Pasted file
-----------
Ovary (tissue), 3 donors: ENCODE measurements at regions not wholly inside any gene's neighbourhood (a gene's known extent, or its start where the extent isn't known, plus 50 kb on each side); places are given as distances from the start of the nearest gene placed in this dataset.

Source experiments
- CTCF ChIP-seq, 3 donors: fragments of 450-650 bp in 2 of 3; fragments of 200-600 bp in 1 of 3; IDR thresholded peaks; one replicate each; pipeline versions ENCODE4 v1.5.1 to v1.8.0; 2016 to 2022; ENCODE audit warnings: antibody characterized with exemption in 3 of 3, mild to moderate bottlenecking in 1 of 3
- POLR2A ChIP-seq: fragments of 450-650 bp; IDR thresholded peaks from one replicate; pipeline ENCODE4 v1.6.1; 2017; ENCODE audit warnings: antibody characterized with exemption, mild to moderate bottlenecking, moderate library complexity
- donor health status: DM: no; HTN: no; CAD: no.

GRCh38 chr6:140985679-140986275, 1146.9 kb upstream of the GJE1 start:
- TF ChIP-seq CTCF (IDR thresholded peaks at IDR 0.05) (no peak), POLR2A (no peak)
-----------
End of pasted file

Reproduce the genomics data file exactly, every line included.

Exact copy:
Ovary (tissue), 3 donors: ENCODE measurements at regions not wholly inside any gene's neighbourhood (a gene's known extent, or its start where the extent isn't known, plus 50 kb on each side); places are given as distances from the start of the nearest gene placed in this dataset.

Source experiments
- CTCF ChIP-seq, 3 donors: fragments of 450-650 bp in 2 of 3; fragments of 200-600 bp in 1 of 3; IDR thresholded peaks; one replicate each; pipeline versions ENCODE4 v1.5.1 to v1.8.0; 2016 to 2022; ENCODE audit warnings: antibody characterized with exemption in 3 of 3, mild to moderate bottlenecking in 1 of 3
- POLR2A ChIP-seq: fragments of 450-650 bp; IDR thresholded peaks from one replicate; pipeline ENCODE4 v1.6.1; 2017; ENCODE audit warnings: antibody characterized with exemption, mild to moderate bottlenecking, moderate library complexity
- donor health status: DM: no; HTN: no; CAD: no.

GRCh38 chr6:140985679-140986275, 1146.9 kb upstream of the GJE1 start:
- TF ChIP-seq CTCF (IDR thresholded peaks at IDR 0.05) (no peak), POLR2A (no peak)